Slash your odds of liver disease by adopting these lifestyle habits. By Joyce Teo
Dietitian Lim Su Lin recommends eating two servings of fruit a day and encourages having a piece of fruit instead of snacks to prevent or reverse non-alcoholic fatty liver disease. Photo: The New Paper File
A disease in which fat invades the liver is on the rise in Singapore, but there is a straightforward way to fight it – by losing weight.
Non-alcoholic fatty liver disease (NAFLD), the build-up of extra fat in the liver that is not caused by alcohol, is one of the most prevalent liver diseases in the world.
In Asia, an estimated 20 to 30 per cent of the adult population has it. It is the leading cause of chronic liver disease and the third-most-common reason for liver transplants in the United States.
In Singapore, a recently released study on more than 60,000 Chinese Singaporeans found that diabetics are three times more likely to die from severe liver disease than those without the condition.
This came after news broke late last year that Punggol East MP Charles Chong had a severe form of the disease and needed to undergo a liver transplant.
In NAFLD, fat gradually infiltrates the healthy liver areas, so that less healthy liver tissue remains. This can progress to non-alcoholic steatohepatitis (Nash), with varying degrees of inflammation and scarring (fibrosis) of the liver.
It can worsen to cirrhosis (permanent scarring and hardening of the liver), which can then lead to liver failure. Fatty liver and Nash are reversible, but cirrhosis is not.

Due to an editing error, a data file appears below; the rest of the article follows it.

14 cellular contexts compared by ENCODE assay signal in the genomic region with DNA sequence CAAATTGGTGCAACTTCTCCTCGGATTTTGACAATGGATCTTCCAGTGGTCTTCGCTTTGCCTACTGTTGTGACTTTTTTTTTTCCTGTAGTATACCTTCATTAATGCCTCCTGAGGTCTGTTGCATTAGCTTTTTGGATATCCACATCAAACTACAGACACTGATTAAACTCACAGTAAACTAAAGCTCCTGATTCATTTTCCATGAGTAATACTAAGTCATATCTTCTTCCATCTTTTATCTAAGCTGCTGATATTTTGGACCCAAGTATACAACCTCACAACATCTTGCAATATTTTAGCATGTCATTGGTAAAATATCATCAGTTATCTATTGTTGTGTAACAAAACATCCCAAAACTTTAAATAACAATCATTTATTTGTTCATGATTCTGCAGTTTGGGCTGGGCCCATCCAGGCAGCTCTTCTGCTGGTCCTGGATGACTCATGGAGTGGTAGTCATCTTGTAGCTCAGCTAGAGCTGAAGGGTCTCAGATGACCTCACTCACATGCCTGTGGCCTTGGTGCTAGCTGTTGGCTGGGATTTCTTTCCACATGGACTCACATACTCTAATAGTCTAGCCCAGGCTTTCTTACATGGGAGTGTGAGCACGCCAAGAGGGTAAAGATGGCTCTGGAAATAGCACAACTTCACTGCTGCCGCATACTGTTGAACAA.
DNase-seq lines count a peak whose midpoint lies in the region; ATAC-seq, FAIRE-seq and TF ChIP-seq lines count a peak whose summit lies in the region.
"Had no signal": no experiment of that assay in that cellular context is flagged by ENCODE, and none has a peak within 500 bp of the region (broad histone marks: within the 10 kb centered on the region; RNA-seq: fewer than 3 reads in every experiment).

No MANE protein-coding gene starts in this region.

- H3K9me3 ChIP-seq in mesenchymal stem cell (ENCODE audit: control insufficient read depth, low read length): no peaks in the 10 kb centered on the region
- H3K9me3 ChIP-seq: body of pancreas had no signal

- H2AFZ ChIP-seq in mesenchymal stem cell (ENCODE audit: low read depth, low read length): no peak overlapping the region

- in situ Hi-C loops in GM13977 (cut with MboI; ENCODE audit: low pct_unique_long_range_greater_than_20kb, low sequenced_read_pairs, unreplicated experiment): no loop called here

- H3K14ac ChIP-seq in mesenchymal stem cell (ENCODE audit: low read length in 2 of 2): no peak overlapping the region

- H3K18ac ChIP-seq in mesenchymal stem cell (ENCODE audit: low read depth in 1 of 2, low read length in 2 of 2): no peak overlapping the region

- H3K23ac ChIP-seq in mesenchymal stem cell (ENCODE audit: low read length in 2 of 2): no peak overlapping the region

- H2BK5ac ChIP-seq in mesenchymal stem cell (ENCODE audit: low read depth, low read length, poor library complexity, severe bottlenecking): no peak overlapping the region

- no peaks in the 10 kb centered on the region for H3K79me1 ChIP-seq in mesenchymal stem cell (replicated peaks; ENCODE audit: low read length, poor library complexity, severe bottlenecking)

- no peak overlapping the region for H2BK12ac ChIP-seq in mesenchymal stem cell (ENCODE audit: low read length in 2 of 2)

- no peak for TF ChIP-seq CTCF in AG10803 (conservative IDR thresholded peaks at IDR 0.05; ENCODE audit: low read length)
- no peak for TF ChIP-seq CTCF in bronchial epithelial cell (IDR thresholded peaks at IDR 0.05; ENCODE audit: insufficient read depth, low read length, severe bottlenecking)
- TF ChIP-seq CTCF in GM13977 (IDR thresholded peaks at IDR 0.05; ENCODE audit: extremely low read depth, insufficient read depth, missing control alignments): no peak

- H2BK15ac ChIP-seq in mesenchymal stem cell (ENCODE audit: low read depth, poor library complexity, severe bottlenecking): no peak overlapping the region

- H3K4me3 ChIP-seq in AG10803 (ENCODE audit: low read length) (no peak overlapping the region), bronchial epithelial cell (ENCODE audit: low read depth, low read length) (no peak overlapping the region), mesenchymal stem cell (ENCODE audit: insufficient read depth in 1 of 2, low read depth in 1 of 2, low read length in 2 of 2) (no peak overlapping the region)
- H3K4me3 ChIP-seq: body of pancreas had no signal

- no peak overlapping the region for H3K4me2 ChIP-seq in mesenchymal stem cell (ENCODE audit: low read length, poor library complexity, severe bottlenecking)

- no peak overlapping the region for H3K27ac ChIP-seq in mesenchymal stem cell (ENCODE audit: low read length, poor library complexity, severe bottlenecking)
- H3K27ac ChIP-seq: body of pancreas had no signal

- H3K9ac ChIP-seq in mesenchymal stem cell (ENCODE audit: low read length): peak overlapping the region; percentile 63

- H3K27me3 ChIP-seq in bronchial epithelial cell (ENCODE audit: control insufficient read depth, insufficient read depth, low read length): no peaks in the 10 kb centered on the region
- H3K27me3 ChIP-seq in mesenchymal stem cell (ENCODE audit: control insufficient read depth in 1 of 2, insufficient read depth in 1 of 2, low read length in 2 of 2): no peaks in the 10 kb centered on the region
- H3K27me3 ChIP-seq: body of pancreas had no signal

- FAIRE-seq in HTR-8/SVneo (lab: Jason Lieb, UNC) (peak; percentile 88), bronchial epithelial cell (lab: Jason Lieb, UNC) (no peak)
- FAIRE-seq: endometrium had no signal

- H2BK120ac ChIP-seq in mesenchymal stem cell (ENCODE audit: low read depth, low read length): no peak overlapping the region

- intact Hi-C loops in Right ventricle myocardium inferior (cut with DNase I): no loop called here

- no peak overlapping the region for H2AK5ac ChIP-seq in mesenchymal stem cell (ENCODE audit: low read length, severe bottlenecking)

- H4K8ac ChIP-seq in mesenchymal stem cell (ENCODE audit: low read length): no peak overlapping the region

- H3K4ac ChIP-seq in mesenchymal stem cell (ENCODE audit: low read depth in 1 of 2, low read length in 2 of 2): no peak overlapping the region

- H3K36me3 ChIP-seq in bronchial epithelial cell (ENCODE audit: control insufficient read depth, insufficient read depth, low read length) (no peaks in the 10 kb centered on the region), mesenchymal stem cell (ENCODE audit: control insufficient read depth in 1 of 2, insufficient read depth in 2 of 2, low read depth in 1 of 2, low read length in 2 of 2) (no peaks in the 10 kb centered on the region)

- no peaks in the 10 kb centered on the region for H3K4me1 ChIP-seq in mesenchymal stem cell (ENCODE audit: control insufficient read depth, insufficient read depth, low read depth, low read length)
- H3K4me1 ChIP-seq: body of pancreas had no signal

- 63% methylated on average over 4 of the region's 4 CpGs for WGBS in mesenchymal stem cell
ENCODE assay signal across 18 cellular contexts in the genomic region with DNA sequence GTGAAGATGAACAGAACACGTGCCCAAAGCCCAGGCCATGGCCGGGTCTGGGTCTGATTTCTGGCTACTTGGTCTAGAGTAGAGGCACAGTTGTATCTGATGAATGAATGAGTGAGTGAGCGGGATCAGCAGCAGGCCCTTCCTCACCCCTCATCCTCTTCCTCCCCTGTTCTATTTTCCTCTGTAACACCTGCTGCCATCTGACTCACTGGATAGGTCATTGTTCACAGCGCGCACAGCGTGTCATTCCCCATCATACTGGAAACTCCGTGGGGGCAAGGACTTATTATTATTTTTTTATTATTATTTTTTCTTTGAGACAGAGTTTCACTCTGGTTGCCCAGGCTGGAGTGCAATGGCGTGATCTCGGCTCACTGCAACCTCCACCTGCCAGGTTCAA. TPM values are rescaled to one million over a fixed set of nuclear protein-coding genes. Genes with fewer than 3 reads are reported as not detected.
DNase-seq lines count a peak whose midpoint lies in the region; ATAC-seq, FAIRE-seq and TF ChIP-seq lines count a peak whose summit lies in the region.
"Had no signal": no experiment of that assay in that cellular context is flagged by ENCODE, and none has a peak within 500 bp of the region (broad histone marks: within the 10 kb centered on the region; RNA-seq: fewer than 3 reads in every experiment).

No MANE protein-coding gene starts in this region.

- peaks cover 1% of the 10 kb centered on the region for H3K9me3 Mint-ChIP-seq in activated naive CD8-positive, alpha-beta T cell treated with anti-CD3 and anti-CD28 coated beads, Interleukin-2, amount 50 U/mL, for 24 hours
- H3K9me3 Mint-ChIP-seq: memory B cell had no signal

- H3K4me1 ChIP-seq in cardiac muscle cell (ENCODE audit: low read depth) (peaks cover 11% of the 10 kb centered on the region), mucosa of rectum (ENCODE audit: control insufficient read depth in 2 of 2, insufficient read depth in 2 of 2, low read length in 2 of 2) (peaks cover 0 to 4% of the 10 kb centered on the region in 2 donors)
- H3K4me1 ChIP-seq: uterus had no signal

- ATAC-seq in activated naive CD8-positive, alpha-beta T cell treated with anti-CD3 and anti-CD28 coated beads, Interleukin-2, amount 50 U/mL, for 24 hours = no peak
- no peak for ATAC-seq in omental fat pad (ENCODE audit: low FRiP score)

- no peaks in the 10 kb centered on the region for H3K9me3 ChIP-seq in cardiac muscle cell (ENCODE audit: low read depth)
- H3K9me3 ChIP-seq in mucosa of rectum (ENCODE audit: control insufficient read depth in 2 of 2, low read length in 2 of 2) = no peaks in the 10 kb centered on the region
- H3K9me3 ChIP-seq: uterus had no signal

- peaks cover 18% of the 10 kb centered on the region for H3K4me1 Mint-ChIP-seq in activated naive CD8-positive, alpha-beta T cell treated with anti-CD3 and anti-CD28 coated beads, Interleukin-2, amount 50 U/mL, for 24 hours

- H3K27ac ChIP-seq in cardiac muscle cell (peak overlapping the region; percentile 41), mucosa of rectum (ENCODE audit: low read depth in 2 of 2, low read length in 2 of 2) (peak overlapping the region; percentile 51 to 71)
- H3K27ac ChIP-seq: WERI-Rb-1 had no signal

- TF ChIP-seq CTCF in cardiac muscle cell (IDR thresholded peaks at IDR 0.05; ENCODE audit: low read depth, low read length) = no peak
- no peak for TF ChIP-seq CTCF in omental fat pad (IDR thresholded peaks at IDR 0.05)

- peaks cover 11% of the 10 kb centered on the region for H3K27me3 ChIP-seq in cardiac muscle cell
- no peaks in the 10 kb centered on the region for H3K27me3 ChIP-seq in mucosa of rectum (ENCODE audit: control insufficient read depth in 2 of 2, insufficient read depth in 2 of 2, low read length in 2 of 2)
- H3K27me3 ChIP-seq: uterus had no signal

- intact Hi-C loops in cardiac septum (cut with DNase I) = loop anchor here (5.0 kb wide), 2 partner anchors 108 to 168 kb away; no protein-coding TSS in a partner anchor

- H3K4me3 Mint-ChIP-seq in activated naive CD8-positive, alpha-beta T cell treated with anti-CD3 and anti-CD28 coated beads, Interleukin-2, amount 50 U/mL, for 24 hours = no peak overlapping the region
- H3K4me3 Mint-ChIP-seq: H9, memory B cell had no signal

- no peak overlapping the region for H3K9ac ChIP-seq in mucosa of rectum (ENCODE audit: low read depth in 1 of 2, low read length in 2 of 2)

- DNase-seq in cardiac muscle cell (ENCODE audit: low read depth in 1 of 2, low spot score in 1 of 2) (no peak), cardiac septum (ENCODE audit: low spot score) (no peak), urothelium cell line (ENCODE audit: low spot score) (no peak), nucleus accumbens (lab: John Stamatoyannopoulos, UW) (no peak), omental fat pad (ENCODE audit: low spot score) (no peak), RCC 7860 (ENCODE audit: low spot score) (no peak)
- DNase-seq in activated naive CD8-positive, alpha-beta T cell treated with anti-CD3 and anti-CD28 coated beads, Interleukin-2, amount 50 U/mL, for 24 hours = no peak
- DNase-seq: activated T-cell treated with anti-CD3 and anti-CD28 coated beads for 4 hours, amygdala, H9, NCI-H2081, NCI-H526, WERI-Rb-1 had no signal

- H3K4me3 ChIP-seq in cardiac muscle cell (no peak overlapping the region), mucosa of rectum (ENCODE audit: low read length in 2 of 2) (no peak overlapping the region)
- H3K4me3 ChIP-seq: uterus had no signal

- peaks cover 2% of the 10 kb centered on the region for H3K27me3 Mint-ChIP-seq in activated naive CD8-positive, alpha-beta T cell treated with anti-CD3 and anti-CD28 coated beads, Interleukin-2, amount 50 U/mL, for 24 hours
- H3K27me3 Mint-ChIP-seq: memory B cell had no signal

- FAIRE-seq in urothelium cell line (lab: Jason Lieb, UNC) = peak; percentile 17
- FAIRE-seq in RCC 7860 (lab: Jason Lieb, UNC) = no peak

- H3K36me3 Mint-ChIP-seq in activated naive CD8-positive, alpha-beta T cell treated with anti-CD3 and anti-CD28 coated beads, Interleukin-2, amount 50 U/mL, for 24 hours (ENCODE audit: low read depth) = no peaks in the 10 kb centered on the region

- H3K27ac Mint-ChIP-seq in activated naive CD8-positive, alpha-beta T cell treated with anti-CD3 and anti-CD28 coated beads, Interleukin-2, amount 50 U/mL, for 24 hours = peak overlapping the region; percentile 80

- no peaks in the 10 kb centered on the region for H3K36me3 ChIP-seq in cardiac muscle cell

Fatty liver is usually associated with abdominal obesity, insulin resistance and Type 2 diabetes.
Unsurprisingly, the leading cause of NAFLD is being overweight or obese. Weight loss is therefore considered fundamental in treating the disease.
Dr Lim Su Lin, chief dietitian at the National University Hospital, said research has shown that a weight loss of 7 to 10 per cent can reverse fatty liver and Nash.
Diet and lifestyle modifications can help prevent or reverse NAFLD. Here are her suggestions.
REDUCE FOOD PORTIONS
Start by cutting your usual portions by a quarter and gradually work towards reducing it by half.
CUT FAT INTAKE
Limit your intake of deep-fried foods as these are high in calories. Before cooking or eating meat, remove the skin and trim the fats. Avoid pastries such as curry puffs and pies as they are high in fat, especially saturated fat and trans fat.
CUT BACK ON REFINED SUGAR
Skip sweetened beverages and desserts such as fizzy drinks, puddings, ice cream, ice kachang and chendol. Instead, go for plain water or unsweetened beverages, and end your meal with a slice of fruit.
Read food labels and avoid foods with an excessive sugar content. (Also read: 11 Foods You Wouldn’t Expect to Have Loads Of Sugar)
EAT ENOUGH VEGETABLES, FRUIT AND PROTEIN
Ensure that you get two servings of fruit and two servings of vegetables a day. Also, include a palm-sized portion of protein-rich foods in main meals. Go for lean protein such as fish, tofu, beans, lentils and lean meat.
GO FOR WHOLE GRAINS INSTEAD OF REFINED GRAINS
Whole grains contain more fibre, so you will feel fuller. As they are rich in Vitamin Bs, which help convert food into energy, you will also feel less tired, even with a lower calorie intake.
KEEP TO THREE MAIN MEALS A DAY
Most people tend to overeat when they snack. If you really need to snack, have a piece of fruit.
INTEGRATE EXERCISE INTO YOUR ROUTINE
A weight-loss programme is more effective if regular exercise is included. If you are not used to exercising, start with 15 minutes a day and gradually increase it to 30 to 45 minutes in the next few weeks.
AVOID ALCOHOL USE
It can result in inflammation and damage to your liver cells. It is also high in calories which contribute to weight gain.
A version of this article appeared in the print edition of The Straits Times on March 07, 2017, with the headline ‘The skinny on fatty liver disease’.